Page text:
The hit-making team broke up after the 1973 musical remake of "Lost Horizon." They had devoted two years to the movie, only to see it scorned by critics and audiences alike. Bacharach became so depressed he sequestered himself in his vacation home and refused to work.

Bacharach and David sued each other and Warwick sued them both. The cases were settled out of court in 1979 and the three went their separate ways. They reconciled in 1992 for Warwick's recording of "Sunny Weather Lover."

David, meanwhile, went on to collaborate successfully with several other composers: John Barry with the title song of the James Bond film "Moonraker;" Albert Hammond with "To All the Girls I've Loved Before," which Julio Iglesias and Willie Nelson sang as a duet; and Henry Mancini with "The Greatest Gift" in "The Return of the Pink Panther."

Born in New York City, David had attended public schools before studying journalism at New York University. He served in the Army during World War II, mostly as a member of an entertainment unit in the South Pacific. After the war, he worked as a copywriter at the New York Post, but music was his passion and he had written lyrics for Sammy Kaye, Guy Lombardo and other bandleaders before hooking up with Bacharach.

He married Anne Rauchman in 1947 and the couple had two sons.

Abin Surly 09-02-2012 05:00 AM

Rest in Peace, Mr. David.

Mister.Weirdo 09-03-2012 10:56 PM

Michael Clarke Duncan dead at 54

LOS ANGELES — Michael Clarke Duncan's fiancee says the Oscar nominee for "The Green Mile" has died while being hospitalized following a July heart attack.

Publicist Joy Fehily released a statement from Clarke's fiancée, the Rev. Omarosa Manigault, saying the 54-year-old actor died Monday morning in a Los Angeles hospital after nearly two months of treatment following the July 13 heart attack.

The 6-foot-5, 300 pound Duncan appeared in dozens of films, including such box office hits as "Armageddon," ''Planet of the Apes" and "Kung Fu Panda."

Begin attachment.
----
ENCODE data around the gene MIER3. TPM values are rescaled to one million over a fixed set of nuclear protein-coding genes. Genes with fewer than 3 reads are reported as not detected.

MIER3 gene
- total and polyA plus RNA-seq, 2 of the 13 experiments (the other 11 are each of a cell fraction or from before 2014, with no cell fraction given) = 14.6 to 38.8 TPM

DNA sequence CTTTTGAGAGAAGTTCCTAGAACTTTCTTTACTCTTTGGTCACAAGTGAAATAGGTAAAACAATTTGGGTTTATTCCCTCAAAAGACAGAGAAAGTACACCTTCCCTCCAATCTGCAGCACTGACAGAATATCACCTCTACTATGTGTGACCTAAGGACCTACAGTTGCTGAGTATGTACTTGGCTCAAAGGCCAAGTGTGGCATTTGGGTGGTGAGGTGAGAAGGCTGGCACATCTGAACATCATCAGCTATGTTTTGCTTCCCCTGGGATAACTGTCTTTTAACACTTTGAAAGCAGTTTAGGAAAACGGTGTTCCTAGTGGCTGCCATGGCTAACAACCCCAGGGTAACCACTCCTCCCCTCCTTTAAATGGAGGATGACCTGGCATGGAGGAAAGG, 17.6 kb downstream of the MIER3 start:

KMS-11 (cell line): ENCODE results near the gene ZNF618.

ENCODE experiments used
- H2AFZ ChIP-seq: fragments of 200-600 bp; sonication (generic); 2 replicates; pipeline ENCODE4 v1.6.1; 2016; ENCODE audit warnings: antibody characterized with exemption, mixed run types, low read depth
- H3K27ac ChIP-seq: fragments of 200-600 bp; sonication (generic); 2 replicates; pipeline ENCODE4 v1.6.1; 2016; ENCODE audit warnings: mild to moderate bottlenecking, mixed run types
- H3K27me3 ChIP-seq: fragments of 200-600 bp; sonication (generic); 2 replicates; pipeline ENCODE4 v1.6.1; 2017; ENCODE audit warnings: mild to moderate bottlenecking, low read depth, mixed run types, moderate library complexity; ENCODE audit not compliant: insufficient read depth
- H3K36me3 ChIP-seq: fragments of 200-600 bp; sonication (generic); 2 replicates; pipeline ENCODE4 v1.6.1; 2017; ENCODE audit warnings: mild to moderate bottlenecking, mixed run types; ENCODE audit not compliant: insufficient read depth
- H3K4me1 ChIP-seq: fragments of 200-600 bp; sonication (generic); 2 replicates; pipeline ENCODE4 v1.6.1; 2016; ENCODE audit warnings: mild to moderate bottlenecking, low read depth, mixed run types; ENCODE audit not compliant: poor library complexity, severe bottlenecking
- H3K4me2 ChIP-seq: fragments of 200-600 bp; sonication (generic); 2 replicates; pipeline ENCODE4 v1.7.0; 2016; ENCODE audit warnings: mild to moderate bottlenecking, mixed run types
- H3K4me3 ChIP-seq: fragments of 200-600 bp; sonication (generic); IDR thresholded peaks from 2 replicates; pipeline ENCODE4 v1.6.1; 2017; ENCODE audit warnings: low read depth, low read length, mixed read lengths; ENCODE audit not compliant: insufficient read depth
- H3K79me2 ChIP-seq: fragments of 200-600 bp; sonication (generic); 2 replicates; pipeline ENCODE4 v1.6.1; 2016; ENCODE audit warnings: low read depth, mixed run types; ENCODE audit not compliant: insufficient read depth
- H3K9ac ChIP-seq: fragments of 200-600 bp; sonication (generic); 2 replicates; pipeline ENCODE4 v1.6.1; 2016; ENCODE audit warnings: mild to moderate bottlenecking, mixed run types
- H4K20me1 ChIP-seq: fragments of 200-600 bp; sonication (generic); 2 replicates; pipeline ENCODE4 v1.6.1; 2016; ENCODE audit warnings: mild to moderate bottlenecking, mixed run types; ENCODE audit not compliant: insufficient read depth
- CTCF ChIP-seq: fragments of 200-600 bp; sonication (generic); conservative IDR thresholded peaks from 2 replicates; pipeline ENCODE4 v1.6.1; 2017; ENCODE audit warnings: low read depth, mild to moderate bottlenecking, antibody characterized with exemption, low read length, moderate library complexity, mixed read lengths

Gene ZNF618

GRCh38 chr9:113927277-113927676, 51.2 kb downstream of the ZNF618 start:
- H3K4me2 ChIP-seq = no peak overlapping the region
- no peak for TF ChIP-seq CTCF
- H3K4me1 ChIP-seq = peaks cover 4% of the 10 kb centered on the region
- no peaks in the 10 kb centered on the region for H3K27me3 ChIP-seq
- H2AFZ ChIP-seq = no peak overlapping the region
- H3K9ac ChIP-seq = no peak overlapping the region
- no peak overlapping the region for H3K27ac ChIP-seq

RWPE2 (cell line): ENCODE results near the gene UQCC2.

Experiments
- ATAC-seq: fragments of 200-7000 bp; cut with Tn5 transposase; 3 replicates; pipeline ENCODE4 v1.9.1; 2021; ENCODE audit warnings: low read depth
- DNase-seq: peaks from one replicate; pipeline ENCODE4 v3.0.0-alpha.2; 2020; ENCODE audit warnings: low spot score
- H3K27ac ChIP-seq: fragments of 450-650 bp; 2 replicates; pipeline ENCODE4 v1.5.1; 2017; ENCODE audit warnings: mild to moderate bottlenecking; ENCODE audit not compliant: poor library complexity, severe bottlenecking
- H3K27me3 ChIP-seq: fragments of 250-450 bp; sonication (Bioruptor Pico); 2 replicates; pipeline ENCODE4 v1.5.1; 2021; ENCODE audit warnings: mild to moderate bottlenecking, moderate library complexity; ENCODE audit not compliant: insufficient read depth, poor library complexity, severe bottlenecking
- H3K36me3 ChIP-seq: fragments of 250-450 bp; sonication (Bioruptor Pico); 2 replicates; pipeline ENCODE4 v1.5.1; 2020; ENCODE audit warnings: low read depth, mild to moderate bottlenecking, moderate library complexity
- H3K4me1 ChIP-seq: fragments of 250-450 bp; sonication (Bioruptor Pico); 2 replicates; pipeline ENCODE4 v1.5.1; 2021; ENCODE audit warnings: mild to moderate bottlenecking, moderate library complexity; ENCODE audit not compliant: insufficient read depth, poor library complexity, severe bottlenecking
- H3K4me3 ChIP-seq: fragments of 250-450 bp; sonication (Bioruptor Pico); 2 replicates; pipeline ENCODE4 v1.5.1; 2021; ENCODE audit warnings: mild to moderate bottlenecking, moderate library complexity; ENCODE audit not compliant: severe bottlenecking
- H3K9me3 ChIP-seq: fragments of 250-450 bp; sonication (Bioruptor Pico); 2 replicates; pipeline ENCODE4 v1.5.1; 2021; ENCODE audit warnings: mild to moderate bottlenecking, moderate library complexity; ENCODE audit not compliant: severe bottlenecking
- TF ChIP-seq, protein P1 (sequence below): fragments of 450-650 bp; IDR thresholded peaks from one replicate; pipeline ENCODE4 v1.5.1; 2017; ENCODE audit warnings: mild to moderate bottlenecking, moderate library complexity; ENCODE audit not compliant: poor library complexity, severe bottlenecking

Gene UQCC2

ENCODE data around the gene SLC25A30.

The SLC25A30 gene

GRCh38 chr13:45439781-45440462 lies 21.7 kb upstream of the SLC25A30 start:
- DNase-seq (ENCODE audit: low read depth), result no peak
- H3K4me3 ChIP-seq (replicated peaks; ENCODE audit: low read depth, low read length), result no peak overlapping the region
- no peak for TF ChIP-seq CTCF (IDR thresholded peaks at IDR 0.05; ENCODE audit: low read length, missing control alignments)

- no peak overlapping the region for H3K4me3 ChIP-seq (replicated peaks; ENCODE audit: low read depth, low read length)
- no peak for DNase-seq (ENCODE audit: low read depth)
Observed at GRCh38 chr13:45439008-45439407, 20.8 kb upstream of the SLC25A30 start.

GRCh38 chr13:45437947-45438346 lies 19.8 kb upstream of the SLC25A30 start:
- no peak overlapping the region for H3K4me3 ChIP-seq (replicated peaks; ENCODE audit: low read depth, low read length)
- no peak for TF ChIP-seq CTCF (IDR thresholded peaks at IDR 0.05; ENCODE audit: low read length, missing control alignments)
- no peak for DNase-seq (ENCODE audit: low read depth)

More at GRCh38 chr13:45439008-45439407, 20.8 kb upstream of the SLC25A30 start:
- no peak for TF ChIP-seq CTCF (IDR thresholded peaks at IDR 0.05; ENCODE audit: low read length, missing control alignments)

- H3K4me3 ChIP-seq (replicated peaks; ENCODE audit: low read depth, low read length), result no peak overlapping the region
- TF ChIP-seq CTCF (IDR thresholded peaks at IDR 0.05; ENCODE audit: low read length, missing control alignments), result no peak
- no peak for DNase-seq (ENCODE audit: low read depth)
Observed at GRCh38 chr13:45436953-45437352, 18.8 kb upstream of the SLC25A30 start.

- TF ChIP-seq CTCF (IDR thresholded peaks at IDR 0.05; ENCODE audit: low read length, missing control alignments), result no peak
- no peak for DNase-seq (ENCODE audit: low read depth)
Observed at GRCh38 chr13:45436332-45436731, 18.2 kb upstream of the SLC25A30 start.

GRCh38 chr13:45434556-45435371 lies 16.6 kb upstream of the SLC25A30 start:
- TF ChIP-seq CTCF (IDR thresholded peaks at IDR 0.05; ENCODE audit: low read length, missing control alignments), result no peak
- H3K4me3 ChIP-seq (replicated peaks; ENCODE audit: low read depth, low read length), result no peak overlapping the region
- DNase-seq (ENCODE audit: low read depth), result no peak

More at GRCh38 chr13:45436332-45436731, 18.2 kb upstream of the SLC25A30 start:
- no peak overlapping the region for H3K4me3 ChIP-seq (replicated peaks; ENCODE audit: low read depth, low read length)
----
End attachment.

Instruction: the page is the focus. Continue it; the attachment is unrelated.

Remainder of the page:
Duncan had a handful of minor roles before "The Green Mile" brought him an Academy Award nomination for best supporting actor. The 1999 film, based on the Stephen King novel of the same name, starred Tom Hanks as a corrections officer at a penitentiary in the 1930s. Duncan played John Coffey, a convicted murderer.

All I can say is wow. He didn't live long enough. He will be missed.

I guess this means that a Green Lantern sequel is a definite no.


Abin Surly 09-03-2012 11:03 PM

That's just incredibly sad.

Rest in Peace, sir.

Tazer 09-03-2012 11:09 PM




Kuhan 09-03-2012 11:12 PM

Far too young. He will be missed .

Hybrid Lantern 09-03-2012 11:18 PM

Damn! I loved every thing he did.

Big Daddy Dave Skywalker 09-03-2012 11:22 PM

That's terrible. He was so young! I was worried when he had that scare this summer, but when I didn't hear anything for a while I wrote it off as a minor setback.

Loved him in Green Mile and some of his other films. Very sad news.

PowerRing 09-03-2012 11:44 PM

Rest in Peace POOZER!

Space Cop 09-04-2012 12:29 AM

Very sad.

IonFan 09-04-2012 12:58 AM

truly a sad day, RIP :(

Orion Pax 09-04-2012 01:12 AM

RIP Gentle Giant.

Fearless 09-04-2012 01:31 AM

No! Damn it... Rest in peace, Mr. Duncan. Gone too soon.

Agent Purple 09-04-2012 01:43 AM

This is terribly upsetting.